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November 29, 2015 / 17 Kislev, 5776
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Posts Tagged ‘cartoon’

Mocking Muhammad Is Not Hate Speech

Thursday, September 27th, 2012

To stop Islamist violence over perceived insults to Muhammad, I argued in a FoxNews.com article on Friday [also republished on the JewishPress.com], editors and producers daily should display cartoons of Muhammad “until the Islamists get used to the fact that we turn sacred cows into hamburger.”

This appeal prompted a solemn reply from Sheila Musaji of The American Muslim website, who deemed it “irresponsible and beyond the pale.” Why so? Because, as she puts it, “The solution to escalating violence and hate speech is not more hate speech.”

Hate speech, legal authorities agree, involves words directed against a category of persons. Here’s a typical definition, from USLegal.com: “incitement to hatred primarily against a group of persons defined in terms of race, ethnicity, national origin, gender, religion, sexual orientation, and the like.”That sounds sensible enough. But does mocking Muhammad, burning a Koran, or calling Islam a cult constitute hate speech? And what about the respectful representations of Muhammad in the buildings of the U.S. Supreme Court or the New York State Supreme Court? Even they caused upset and rioting.

Attacking the sanctities of a religion, I submit, is quite unlike targeting the faithful of that religion. The former is protected speech, part of the give and take of the market place of ideas, not all of which are pretty. Freedom of speech means the freedom to insult and be obnoxious. So long as it does not include incitement or information that urges criminal action, nastiness is an essential part of our heritage.

On a personal note, I have had to learn to live with torrents of vulgar venom, in speech and in pictures alike, from those who disagree with me; you don’t hear me whining about it. More broadly, Catholics, Jews, Mormons, and other faith communities in the West have learned since the Enlightenment to endure vicious lacerations on their symbols and doctrines.

If proof be needed, recall Monty Python’s Life of Brian, Terrence McNally’s Corpus Christi, Andres Serrano’s Piss Christi, and Chris Ofili’s The Holy Virgin Mary. Or the avalanche of antisemitic cartoons spewing from Muslims.

For an over-the-top recent example, The Onion humor website published a cartoon under the heading, “No One Murdered Because of This Image.” It shows Moses, Jesus, Ganesha, and Buddha in the clouds, engaged in what the caption delicately understates as “a lascivious sex act of considerable depravity.” As the Onion mock-reportingly but accurately goes on, “Though some members of the Jewish, Christian, Hindu, and Buddhist faiths were reportedly offended by the image, sources confirmed that upon seeing it, they simply shook their heads, rolled their eyes, and continued on with their day.”

I asked for the cartoons to be published again and again to establish that Islamists must not chip away at the freedom to mock and insult by hiding behind bogus claims of incitement. Name an instance, Ms Musaji, when biting remarks about Muhammad, the Koran, or Islam have led to riots and murders by non-Muslims against Muslims?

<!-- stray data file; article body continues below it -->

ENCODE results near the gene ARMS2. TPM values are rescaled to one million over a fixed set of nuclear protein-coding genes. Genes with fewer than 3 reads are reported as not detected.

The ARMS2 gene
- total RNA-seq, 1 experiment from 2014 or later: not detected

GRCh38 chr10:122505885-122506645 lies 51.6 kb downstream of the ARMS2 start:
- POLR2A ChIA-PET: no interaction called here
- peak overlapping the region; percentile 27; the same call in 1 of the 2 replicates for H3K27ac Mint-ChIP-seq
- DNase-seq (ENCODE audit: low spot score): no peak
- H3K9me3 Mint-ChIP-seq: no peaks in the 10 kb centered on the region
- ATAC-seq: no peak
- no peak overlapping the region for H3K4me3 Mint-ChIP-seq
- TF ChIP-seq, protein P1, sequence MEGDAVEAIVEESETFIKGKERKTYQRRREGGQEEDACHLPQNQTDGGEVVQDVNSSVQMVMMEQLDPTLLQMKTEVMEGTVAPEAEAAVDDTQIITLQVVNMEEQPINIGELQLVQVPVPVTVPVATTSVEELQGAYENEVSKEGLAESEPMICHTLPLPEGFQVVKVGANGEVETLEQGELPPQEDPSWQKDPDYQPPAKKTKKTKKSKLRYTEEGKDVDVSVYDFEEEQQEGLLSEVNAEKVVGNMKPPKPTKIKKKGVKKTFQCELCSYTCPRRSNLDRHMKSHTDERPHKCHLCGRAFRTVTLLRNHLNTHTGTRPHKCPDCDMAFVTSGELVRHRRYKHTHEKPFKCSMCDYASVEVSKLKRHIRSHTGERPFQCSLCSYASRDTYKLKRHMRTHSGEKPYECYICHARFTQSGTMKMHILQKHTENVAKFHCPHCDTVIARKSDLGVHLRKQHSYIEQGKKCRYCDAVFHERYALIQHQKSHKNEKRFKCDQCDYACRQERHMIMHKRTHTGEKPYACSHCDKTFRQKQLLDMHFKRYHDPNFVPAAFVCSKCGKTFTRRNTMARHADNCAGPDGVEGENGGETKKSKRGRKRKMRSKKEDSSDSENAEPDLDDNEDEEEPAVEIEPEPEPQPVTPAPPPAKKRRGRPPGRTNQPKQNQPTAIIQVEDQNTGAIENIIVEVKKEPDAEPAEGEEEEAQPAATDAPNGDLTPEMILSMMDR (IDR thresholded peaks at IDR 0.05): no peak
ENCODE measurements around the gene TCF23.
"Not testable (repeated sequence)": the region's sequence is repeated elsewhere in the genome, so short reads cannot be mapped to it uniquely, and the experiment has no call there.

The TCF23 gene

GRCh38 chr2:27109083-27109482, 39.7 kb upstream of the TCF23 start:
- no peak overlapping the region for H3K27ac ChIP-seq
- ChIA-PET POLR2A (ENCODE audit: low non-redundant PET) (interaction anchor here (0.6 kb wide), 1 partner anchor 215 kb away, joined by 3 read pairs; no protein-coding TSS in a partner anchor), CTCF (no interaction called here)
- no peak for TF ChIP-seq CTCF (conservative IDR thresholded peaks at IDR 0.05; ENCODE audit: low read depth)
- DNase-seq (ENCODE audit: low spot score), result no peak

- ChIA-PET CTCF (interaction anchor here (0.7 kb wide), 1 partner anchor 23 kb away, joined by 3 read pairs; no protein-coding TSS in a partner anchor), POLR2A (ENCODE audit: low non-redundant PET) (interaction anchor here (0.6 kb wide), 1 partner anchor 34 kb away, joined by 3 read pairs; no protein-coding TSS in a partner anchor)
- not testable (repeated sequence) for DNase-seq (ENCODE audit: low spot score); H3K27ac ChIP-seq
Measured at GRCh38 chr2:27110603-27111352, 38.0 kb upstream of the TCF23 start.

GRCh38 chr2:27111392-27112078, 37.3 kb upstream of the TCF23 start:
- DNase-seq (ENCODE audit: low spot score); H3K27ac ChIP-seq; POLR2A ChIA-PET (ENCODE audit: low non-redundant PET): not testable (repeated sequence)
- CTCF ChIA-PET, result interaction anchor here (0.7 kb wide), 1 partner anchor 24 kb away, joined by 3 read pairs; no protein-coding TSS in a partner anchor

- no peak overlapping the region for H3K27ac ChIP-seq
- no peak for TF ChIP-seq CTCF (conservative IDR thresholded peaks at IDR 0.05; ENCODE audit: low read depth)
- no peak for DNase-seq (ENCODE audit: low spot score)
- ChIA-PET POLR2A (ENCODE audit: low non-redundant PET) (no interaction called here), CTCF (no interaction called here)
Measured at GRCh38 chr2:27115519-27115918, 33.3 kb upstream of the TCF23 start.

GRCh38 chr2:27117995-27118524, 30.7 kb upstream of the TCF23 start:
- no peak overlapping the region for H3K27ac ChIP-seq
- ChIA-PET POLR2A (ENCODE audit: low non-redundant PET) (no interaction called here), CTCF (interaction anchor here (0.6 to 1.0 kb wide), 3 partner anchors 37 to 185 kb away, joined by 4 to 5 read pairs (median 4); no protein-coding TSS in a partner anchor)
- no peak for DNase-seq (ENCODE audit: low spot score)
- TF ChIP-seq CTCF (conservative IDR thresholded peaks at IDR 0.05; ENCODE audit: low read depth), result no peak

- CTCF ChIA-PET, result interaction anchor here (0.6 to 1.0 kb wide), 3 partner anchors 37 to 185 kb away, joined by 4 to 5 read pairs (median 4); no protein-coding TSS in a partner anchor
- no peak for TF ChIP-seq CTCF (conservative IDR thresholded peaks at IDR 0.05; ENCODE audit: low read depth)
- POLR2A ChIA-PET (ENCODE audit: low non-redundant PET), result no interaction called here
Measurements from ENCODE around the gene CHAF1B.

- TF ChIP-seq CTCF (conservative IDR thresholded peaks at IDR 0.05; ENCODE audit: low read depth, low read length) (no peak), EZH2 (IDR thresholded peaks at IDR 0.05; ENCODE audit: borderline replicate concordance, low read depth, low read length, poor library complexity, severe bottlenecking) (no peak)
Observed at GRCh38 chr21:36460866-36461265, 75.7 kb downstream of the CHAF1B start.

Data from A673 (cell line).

I cannot think of a single one.

When attacks on Muslims take place, they occur in response to terrorism by Muslims; that’s no excuse, to be sure, but it does indicate that violence against Muslims has no connection with lampooning Muhammad or desecrating Korans. Muslims need to grow thick skins like everyone else; this is one of the by-products of globalization. The insulation of old is gone for good.

To make matters worse, Islamists tell us Be Careful with Muhammad! and threaten those with the temerity to discuss, draw, or even pretend to draw the prophet of Islam, even as they freely disparage and insult other religions. I can cite many examples of actors, satirists, artists, cartoonists, writers, editors, publishers, ombudsmen, and others openly admitting their intimidation about discussing Islamic topics, a problem even Ms. Musaji herself has acknowledged.

To cool the temperature, Muslims can take two steps: end terrorism and stop the rioting over cartoons and novels. That will cause the antagonism toward Islam built up over the past decade to subside. At that point, I will happily retract my appeal to editors and producers to flaunt offensive cartoons of Muhammad.

Originally published at Foxnews.com on Sept. 24, 2012. See also Danielpipes.org.

Prophet Mohammed Cartoons to Be Published in Paris – Police At Ready

Wednesday, September 19th, 2012

Just recovering from riots in Yemen, Malaysia, Bangladesh, and Iraq, as well as the infamous attack on the US embassy in Libya resulting in the deaths of the ambassador and 3 others, the western world is gearing up for another potential round of violence coming out of Muslim territories as a French satirical magazine promises to publish several Prophet Mohammed cartoons on Wednesday.

According to the French newspaper “Le Monde”, the drawings to be published in “Charlie Hebdo” show Mohammed in “particularly explicit poses”.

The Islamic world, allegedly incensed over the YouTube movie “Innocence of Muslims” mocking Mohammed and casting him in a bad light, lashed out across the world, rioting in over 20 countries in the last month.  In 2005, cartoons of Mohammed published in Denmark and republished throughout the world led to widespread riots and led to the deaths of over 100 people, as well as the torching of churches, embassies, and private property.